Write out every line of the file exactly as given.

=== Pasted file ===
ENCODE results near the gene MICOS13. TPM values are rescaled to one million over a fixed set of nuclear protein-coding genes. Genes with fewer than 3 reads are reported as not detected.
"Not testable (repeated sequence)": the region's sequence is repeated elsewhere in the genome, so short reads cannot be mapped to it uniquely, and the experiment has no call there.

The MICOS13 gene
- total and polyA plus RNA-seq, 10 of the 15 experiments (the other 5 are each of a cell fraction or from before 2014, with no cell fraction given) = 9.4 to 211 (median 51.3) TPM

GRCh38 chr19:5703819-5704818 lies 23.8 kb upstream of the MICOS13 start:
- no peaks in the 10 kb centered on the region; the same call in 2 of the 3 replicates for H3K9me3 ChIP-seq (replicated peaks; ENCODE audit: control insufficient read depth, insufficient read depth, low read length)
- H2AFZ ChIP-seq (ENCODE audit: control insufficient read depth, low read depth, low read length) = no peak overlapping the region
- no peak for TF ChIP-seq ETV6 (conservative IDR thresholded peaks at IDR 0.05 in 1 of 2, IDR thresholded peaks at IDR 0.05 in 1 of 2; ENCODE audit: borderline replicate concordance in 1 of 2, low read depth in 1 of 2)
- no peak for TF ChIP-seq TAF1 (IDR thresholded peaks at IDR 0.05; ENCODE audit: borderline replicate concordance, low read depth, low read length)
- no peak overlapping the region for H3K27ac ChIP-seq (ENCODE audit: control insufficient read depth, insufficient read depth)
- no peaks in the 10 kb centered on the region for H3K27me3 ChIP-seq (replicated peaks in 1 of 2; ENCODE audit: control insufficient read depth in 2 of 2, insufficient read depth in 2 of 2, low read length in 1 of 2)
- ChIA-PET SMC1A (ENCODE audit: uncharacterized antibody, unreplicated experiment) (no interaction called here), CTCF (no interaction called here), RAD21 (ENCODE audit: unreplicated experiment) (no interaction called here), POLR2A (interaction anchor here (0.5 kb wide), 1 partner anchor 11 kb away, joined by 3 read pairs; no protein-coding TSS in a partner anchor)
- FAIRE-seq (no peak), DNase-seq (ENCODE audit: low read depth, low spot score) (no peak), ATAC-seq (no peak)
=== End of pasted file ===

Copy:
ENCODE results near the gene MICOS13. TPM values are rescaled to one million over a fixed set of nuclear protein-coding genes. Genes with fewer than 3 reads are reported as not detected.
"Not testable (repeated sequence)": the region's sequence is repeated elsewhere in the genome, so short reads cannot be mapped to it uniquely, and the experiment has no call there.

The MICOS13 gene
- total and polyA plus RNA-seq, 10 of the 15 experiments (the other 5 are each of a cell fraction or from before 2014, with no cell fraction given) = 9.4 to 211 (median 51.3) TPM

GRCh38 chr19:5703819-5704818 lies 23.8 kb upstream of the MICOS13 start:
- no peaks in the 10 kb centered on the region; the same call in 2 of the 3 replicates for H3K9me3 ChIP-seq (replicated peaks; ENCODE audit: control insufficient read depth, insufficient read depth, low read length)
- H2AFZ ChIP-seq (ENCODE audit: control insufficient read depth, low read depth, low read length) = no peak overlapping the region
- no peak for TF ChIP-seq ETV6 (conservative IDR thresholded peaks at IDR 0.05 in 1 of 2, IDR thresholded peaks at IDR 0.05 in 1 of 2; ENCODE audit: borderline replicate concordance in 1 of 2, low read depth in 1 of 2)
- no peak for TF ChIP-seq TAF1 (IDR thresholded peaks at IDR 0.05; ENCODE audit: borderline replicate concordance, low read depth, low read length)
- no peak overlapping the region for H3K27ac ChIP-seq (ENCODE audit: control insufficient read depth, insufficient read depth)
- no peaks in the 10 kb centered on the region for H3K27me3 ChIP-seq (replicated peaks in 1 of 2; ENCODE audit: control insufficient read depth in 2 of 2, insufficient read depth in 2 of 2, low read length in 1 of 2)
- ChIA-PET SMC1A (ENCODE audit: uncharacterized antibody, unreplicated experiment) (no interaction called here), CTCF (no interaction called here), RAD21 (ENCODE audit: unreplicated experiment) (no interaction called here), POLR2A (interaction anchor here (0.5 kb wide), 1 partner anchor 11 kb away, joined by 3 read pairs; no protein-coding TSS in a partner anchor)
- FAIRE-seq (no peak), DNase-seq (ENCODE audit: low read depth, low spot score) (no peak), ATAC-seq (no peak)